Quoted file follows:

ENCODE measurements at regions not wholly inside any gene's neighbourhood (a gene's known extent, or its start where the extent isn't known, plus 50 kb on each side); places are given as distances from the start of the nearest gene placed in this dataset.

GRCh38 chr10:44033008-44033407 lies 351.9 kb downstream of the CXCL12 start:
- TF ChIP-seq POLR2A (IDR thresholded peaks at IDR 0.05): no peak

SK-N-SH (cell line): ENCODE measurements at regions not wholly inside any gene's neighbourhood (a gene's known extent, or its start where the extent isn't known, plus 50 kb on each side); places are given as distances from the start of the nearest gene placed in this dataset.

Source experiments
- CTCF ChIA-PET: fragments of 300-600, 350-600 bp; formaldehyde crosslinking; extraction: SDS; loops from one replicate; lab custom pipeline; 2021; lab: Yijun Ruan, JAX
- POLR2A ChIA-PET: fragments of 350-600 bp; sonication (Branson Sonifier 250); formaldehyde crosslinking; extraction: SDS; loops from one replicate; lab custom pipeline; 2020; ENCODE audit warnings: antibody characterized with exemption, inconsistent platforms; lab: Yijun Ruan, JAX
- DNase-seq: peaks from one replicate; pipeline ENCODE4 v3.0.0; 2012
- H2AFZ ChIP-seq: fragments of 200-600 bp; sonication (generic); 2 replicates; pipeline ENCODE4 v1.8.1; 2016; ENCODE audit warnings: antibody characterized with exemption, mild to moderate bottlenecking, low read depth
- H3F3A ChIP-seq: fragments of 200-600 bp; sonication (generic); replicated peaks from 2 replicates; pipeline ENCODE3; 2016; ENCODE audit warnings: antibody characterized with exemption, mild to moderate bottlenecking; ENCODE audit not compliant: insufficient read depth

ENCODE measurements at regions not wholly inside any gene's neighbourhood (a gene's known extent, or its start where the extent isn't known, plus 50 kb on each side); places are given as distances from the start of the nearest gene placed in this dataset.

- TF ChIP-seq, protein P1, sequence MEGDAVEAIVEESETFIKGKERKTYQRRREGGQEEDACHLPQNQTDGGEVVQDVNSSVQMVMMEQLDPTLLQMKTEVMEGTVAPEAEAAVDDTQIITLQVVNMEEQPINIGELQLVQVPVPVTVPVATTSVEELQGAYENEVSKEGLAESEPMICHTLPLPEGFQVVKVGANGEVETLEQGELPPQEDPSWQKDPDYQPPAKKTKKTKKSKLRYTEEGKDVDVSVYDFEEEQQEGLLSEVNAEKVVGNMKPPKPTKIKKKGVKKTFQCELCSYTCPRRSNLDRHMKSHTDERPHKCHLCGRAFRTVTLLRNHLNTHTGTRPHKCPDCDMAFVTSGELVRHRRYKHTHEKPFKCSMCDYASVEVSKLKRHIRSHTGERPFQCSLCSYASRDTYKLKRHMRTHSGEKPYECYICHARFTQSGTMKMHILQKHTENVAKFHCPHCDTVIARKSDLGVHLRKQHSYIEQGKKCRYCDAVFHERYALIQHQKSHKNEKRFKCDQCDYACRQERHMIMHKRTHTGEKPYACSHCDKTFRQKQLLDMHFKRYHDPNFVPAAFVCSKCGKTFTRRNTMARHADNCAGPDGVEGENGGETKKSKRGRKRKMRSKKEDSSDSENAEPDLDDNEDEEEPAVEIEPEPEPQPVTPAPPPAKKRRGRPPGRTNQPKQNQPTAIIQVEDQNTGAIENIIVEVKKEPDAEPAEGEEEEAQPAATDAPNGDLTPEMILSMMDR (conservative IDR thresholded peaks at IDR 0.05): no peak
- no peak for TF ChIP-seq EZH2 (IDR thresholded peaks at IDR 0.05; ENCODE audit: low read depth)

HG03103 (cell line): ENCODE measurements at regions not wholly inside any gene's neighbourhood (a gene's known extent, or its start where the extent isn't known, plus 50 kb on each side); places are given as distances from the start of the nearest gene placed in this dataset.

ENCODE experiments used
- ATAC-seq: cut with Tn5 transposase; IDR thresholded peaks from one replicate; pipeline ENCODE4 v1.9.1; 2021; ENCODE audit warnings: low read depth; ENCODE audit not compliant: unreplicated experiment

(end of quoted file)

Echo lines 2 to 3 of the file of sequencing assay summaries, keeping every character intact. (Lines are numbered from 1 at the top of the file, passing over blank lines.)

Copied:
GRCh38 chr10:44033008-44033407 lies 351.9 kb downstream of the CXCL12 start:
- TF ChIP-seq POLR2A (IDR thresholded peaks at IDR 0.05): no peak